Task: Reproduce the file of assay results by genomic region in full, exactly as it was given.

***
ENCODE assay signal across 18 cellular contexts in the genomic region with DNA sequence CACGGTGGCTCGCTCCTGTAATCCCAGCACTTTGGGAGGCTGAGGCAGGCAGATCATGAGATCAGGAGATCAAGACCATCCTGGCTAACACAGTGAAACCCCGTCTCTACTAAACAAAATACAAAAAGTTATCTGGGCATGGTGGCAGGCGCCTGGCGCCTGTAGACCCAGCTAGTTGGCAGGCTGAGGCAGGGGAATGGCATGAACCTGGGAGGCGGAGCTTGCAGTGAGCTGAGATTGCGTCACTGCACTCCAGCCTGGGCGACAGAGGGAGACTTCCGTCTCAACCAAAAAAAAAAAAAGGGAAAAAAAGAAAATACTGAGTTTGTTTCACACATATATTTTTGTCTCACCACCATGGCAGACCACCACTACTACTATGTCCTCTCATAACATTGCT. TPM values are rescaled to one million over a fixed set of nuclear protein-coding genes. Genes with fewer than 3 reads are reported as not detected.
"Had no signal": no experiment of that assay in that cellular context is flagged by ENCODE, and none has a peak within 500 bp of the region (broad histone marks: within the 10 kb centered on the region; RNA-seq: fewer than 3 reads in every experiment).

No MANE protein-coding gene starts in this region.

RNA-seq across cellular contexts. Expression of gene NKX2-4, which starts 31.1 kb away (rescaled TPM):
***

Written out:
ENCODE assay signal across 18 cellular contexts in the genomic region with DNA sequence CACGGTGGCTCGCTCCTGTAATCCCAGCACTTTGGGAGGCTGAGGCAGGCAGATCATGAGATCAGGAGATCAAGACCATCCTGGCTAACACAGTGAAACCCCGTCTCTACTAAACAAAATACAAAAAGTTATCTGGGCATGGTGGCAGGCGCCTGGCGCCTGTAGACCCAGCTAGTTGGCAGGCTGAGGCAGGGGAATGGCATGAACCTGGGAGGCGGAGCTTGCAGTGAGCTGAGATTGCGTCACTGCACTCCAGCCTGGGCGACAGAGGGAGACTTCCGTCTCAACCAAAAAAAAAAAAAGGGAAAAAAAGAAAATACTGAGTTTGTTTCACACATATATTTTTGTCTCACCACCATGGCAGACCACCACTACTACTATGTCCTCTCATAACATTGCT. TPM values are rescaled to one million over a fixed set of nuclear protein-coding genes. Genes with fewer than 3 reads are reported as not detected.
"Had no signal": no experiment of that assay in that cellular context is flagged by ENCODE, and none has a peak within 500 bp of the region (broad histone marks: within the 10 kb centered on the region; RNA-seq: fewer than 3 reads in every experiment).

No MANE protein-coding gene starts in this region.

RNA-seq across cellular contexts. Expression of gene NKX2-4, which starts 31.1 kb away (rescaled TPM):